Arkansas (n = 556 adults, n = 1452 elderly people).
New Jersey (n = 817 adults, n = 938 elderly people).
Florida (n = 1002 children, n = 914 adults, n = 904 elderly people).
Arkansas (n = 1433 adults)
Florida (n = 1193 adults, n = 829 children)
●Those who participated in C&C reported significantly better satisfaction with service and having their needs met than participants in agency-directed care
● Carers in the C&C model reported significantly better service satisfaction than those receiving agency-directed care
● Carers in the C&C model reported significantly greater life satisfaction than those receiving agency-directed care.
|● Findings suggest that C&C models may assist older people and younger adults with disabilities to remain in the community for longer and with the support of a happier caregiver.||B−|
| Individual budgets |
|Glendinning et al. (2008)||To compare preferences and satisfaction for participants in SDC and agency-directed care|| |
6 months post implementation of IB programme comparing IB with agency-directed care Interviews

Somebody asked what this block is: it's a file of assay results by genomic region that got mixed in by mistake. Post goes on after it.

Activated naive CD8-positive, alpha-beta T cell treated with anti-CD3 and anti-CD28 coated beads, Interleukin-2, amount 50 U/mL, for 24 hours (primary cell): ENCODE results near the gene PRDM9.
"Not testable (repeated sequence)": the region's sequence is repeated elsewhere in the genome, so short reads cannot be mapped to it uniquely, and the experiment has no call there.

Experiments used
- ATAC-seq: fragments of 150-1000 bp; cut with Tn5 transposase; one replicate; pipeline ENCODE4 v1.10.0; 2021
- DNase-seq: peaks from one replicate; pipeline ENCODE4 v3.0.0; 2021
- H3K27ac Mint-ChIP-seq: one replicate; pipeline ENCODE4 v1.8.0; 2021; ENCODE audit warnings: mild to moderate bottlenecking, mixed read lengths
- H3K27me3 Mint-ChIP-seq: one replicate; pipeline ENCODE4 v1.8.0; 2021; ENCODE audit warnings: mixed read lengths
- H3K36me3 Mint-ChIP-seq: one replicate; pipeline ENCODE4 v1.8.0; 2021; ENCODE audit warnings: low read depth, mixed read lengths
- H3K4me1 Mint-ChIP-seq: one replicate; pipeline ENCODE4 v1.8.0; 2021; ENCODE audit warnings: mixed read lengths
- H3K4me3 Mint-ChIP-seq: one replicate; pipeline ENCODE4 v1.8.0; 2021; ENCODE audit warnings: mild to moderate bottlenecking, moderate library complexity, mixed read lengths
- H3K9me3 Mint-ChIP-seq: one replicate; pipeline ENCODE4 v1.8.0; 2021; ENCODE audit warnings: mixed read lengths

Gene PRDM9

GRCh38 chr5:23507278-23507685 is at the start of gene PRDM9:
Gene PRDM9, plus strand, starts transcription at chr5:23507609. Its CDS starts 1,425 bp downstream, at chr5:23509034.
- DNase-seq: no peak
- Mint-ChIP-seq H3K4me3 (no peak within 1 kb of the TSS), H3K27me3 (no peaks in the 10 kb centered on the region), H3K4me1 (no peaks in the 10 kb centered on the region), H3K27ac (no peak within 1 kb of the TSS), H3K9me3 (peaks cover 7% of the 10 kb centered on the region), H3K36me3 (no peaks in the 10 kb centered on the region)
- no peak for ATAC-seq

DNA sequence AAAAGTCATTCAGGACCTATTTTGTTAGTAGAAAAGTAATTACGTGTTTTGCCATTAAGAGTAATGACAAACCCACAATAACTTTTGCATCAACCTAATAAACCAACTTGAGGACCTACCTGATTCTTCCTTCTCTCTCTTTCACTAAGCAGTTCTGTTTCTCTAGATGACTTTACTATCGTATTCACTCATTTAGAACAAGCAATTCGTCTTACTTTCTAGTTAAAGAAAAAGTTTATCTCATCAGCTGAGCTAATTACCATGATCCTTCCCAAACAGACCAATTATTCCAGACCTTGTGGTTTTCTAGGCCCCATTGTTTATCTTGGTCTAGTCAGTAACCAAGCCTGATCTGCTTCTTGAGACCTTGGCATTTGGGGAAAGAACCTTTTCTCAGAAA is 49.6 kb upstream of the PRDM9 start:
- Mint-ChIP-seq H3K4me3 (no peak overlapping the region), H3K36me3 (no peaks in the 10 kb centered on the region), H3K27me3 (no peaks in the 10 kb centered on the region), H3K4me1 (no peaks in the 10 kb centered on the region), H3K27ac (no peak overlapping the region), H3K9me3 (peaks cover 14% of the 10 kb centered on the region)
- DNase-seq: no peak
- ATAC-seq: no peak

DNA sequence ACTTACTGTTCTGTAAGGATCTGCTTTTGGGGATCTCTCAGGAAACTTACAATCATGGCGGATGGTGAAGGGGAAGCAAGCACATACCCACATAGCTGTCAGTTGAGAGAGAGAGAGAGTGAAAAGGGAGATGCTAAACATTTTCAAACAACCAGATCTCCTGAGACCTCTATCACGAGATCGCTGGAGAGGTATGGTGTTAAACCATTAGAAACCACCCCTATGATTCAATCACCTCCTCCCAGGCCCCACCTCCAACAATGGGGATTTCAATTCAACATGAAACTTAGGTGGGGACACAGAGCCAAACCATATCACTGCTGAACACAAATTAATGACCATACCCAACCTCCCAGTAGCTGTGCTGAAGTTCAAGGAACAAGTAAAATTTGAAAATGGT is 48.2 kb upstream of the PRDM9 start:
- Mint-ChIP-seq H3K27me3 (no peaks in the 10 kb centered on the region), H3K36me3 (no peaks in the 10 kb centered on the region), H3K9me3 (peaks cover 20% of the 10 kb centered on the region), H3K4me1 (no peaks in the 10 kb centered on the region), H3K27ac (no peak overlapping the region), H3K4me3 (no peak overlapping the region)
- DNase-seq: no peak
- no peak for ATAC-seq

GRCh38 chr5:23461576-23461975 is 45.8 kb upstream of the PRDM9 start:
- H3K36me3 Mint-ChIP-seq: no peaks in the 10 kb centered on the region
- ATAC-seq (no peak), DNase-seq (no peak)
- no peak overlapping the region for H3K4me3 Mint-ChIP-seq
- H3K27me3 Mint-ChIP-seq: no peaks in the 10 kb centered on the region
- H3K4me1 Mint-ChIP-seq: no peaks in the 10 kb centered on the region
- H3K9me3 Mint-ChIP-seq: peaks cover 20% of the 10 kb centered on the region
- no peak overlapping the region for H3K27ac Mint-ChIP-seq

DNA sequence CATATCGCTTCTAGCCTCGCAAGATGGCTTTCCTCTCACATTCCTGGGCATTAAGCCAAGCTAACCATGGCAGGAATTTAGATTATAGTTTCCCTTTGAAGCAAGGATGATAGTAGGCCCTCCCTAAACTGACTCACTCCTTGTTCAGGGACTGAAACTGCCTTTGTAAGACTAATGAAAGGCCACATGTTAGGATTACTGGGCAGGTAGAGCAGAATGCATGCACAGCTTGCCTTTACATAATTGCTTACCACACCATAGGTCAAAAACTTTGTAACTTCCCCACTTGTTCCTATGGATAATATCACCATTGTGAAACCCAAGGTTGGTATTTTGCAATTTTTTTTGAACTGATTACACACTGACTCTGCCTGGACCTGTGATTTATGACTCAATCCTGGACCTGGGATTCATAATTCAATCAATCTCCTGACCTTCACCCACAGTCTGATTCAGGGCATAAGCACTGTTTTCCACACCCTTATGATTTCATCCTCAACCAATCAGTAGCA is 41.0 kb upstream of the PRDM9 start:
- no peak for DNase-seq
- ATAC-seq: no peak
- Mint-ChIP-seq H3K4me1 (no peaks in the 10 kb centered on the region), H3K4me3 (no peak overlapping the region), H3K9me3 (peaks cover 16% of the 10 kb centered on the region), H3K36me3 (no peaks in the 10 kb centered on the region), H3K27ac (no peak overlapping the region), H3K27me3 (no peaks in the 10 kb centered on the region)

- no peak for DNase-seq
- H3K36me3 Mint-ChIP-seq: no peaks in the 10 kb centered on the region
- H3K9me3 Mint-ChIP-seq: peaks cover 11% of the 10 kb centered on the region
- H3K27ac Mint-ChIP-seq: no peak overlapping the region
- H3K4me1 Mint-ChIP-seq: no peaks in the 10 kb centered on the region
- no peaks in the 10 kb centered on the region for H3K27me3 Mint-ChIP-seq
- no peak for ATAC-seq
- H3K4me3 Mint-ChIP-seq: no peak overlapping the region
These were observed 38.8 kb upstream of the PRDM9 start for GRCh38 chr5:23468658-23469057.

2–3 months post implementation of IB
Current users of personal assistance services in the United Kingdom were recruited.
n = 449 agency-directed care
28% of sample included older people–average age of 81 years
n = 130 people receiving IB including older adults
● Older people reported less interest in self-direction over planning and managing their own support, and directly employing support workers
● Those who participated in IB reported feeling a greater sense of control over service provision and better social care outcomes. Interviews
● Most people reported that they did not have a choice of who assisted them to develop their support plan of care and used their care co-ordinator or social worker.
● The majority of these people reported being satisfied with these arrangements
● Some IB participants did develop their support plan on their own or with family/friends